Dustin DuncanDustin T. Duncan is an Associate Professor in the Department of Epidemiology at Columbia University’s Mailman School of Public Health, where he directs the Columbia Spatial Epidemiology Lab and co-directs the department’s Social and Spatial Epidemiology Unit. Dr. Duncan is a Social and Spatial Epidemiologist, studying how specific neighborhood characteristics influence population health and health disparities. His research has a strong domestic (U.S.) focus, but recent work is beginning to span across the globe (including studies in Paris and London). His research utilizes a geospatial lens to apply spatially explicit approaches such as computer-based geographic information systems (GIS), web-based geospatial technologies, real-time geospatial technologies, and geospatial modeling techniques. Dr. Duncan’s research appears in leading journals and he has over 175 publications and book chapters; his research has appeared in major media outlets including the US News and World Report, The Washington Post and The New York Times. Dr. Duncan’s recent work has been funded by the National Institutes of Health, Robert Wood Johnson Foundation, Verizon Foundation, Aetna Foundation, and HIV Prevention Trials Network (HPTN).

CDUHR Seminar – Cho Hee Shrader – September 13, 2022 (Video)
Tuesday, September 13, 2022, 10:30 am-11:30 am
Location: Zoom Webinar
Presented by: Cho-Hee Shrader, PhD, MPH
Presentation title: Like Seeks Like: Leveraging Homophily for HIV Prevention Within Networks




Link to Video



Despite innovations in HIV prevention, HIV continues to persist among vulnerable and priority populations such as people who inject drugs (PWID), and Black and Latine sexual minority men (BLSMM). Interventions often focus on the individual-level or the population level, with less attention being given to the social network level despite the social network environment being a powerful impetus which can facilitate or restrict access to HIV prevention innovations. Homophily, the tendency for people to seek out those who are similar to themselves, is a phenomena which can begin to explain the diffusion of information and endorsement of network norms among PWID and BLSMM. This talk will describe how network norms influence individual-level behaviors for PWID and BLSMM, and identify how homophily can reduce or increase access to HIV prevention information and innovations within the social networks of BLSMM.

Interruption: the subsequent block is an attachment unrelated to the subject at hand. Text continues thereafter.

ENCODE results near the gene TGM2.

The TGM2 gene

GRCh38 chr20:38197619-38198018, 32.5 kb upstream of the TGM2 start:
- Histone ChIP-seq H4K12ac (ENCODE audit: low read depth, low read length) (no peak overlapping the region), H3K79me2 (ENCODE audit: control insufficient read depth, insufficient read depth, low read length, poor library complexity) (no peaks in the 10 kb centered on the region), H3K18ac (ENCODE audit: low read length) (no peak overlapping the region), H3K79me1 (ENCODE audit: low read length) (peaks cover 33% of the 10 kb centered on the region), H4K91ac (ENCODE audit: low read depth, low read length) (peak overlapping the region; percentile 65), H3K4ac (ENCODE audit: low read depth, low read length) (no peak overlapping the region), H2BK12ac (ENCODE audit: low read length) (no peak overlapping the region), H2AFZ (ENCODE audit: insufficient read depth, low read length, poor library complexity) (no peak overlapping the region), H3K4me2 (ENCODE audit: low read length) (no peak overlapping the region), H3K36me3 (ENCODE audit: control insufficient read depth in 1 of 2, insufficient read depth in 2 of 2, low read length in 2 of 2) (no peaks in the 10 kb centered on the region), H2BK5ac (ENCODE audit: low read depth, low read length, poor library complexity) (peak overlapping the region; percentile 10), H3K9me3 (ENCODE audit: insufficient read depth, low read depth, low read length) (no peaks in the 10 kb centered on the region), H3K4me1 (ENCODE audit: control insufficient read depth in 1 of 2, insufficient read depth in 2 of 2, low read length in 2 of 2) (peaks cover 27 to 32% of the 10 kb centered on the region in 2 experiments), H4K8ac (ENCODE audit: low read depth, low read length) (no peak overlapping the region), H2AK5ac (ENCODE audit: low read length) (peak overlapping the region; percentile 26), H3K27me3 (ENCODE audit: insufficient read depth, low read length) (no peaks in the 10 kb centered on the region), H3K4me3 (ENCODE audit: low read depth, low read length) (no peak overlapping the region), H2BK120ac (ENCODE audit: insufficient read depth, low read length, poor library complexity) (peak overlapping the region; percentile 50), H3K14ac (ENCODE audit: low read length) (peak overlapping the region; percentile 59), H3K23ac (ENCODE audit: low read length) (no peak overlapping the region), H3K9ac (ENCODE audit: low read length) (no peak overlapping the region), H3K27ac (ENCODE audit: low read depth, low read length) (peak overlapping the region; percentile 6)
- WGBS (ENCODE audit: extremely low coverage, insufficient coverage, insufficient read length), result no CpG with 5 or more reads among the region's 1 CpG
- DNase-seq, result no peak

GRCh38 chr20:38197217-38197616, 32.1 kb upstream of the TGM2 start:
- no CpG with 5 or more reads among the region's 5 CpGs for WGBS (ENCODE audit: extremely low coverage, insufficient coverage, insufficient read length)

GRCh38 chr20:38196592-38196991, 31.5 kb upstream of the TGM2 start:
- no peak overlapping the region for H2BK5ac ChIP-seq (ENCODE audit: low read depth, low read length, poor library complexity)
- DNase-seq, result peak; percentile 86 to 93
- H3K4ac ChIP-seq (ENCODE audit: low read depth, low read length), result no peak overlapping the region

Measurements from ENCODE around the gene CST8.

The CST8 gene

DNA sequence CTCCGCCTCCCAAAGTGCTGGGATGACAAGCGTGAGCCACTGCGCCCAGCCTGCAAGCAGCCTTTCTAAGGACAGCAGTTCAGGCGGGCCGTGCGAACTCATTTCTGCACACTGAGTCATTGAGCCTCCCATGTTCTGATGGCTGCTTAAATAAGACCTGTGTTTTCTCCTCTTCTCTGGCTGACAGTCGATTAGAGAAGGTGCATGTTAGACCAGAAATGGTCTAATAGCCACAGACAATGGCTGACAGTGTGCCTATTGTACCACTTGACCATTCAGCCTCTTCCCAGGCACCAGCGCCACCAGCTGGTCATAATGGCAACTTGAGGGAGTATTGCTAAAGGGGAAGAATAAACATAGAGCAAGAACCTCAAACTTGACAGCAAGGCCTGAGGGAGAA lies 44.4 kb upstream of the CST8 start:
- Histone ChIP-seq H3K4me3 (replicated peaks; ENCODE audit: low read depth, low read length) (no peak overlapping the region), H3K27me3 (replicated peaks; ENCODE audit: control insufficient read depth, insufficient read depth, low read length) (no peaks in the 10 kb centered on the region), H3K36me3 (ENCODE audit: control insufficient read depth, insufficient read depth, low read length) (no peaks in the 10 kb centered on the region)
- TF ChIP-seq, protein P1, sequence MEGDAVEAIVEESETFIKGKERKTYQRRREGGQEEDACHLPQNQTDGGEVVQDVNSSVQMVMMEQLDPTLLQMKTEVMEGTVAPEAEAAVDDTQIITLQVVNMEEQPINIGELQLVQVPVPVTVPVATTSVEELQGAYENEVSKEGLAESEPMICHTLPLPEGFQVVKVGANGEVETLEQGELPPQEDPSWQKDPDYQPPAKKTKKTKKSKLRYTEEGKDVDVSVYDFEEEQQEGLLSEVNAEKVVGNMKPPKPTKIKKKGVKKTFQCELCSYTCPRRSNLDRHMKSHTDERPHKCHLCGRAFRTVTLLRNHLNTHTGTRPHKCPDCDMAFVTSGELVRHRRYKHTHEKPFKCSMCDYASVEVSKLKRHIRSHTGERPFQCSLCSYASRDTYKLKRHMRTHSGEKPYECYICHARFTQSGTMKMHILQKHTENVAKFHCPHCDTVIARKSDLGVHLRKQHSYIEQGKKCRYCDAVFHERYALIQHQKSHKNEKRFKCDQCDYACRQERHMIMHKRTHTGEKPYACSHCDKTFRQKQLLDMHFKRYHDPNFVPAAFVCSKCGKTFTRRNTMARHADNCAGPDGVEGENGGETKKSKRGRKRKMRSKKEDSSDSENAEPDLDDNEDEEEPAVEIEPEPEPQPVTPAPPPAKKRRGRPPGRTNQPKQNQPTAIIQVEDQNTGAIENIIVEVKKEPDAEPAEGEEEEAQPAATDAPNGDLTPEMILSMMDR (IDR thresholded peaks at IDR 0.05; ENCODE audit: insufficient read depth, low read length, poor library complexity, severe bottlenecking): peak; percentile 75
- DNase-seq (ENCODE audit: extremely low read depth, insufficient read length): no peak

Cho-Hee ShraderCho-Hee Shrader (she/her) is a prevention scientist and NIH T32 Postdoctoral Research Fellow in the Global HIV Implementation Science program in ICAP at Columbia University (T32AI114398; PI: Howard). She is also affiliated with Dr. Dustin Duncan’s Spatial Epidemiology Lab at Columbia University. Dr. Shrader’s research explores how the intersection of implementation science, social networks, and neighborhood characteristics impacts minority health and health disparities, such as HIV vulnerability, mental health, and substance use disorder among sexual, gender, and racial/ethnic minority communities. Dr. Shrader leverages her previous experiences working in low resource community-based organizations to inform her research approach. Currently, her Center for Drug Use and HIV/HCV pilot project examines the feasibility of a sociocentric network-based respondent driven sampling recruitment method for HIV prevention programming among Black, Latino, and Caribbean men who have sex with men and use drugs. Dr. Shrader received her PhD in Prevention Science and Community Health at the University of Miami School of Medicine (2021) which was funded by a Ruth L. Kirschstein National Research Service Award from the NIMHD. Her F31 award and dissertation explored how social networks and neighborhood determinants influenced Latine/x sexual minority men’s access to PrEP and PrEP-related information. Dr. Shrader received her MPH in Global Health from Emory University and completed her BS in Physiology at the University of Iowa and the University of Cape Town. She is also an HIV, Infectious Disease and Global Health Implementation Research Institute (HIGH IRI) Fellow.